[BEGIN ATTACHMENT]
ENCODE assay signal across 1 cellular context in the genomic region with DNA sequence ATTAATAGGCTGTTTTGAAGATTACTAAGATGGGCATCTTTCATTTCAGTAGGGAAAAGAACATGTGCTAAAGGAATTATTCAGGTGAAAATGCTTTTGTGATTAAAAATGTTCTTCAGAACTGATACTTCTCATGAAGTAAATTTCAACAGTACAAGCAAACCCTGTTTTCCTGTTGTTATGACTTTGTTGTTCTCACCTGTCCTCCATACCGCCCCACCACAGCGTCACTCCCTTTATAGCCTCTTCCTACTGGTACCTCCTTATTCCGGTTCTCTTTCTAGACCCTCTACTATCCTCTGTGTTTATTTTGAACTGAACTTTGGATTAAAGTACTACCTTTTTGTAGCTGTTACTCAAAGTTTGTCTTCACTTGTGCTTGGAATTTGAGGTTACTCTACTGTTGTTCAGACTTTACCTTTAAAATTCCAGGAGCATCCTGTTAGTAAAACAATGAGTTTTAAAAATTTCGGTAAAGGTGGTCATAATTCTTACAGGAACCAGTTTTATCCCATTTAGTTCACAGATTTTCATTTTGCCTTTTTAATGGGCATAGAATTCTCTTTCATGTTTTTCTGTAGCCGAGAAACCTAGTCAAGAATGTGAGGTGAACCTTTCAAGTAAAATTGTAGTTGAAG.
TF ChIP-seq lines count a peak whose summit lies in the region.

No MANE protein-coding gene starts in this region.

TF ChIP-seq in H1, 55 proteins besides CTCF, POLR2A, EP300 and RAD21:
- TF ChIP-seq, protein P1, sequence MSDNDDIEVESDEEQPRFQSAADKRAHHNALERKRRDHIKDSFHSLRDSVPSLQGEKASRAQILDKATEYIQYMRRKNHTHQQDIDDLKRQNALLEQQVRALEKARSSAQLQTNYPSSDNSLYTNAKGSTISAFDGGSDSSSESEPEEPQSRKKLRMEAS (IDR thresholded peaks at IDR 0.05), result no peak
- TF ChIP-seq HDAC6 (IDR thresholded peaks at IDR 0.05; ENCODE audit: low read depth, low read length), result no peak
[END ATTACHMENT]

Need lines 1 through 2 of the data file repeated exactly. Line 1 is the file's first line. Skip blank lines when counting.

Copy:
ENCODE assay signal across 1 cellular context in the genomic region with DNA sequence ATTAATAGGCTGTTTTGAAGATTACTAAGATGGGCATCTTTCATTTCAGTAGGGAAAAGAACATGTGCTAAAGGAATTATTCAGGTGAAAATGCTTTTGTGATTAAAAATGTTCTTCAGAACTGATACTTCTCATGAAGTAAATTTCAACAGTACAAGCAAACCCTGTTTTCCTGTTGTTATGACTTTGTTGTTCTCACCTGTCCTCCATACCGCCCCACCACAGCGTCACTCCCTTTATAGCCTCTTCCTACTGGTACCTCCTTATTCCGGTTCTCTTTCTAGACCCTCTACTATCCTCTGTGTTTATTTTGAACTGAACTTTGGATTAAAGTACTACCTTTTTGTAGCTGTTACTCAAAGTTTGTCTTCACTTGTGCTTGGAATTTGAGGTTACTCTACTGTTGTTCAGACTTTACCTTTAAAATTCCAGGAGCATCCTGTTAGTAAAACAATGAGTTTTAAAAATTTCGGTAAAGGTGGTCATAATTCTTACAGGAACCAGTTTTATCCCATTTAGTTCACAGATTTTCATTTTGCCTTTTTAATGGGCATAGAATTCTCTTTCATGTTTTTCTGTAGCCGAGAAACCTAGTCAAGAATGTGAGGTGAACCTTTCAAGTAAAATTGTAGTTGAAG.
TF ChIP-seq lines count a peak whose summit lies in the region.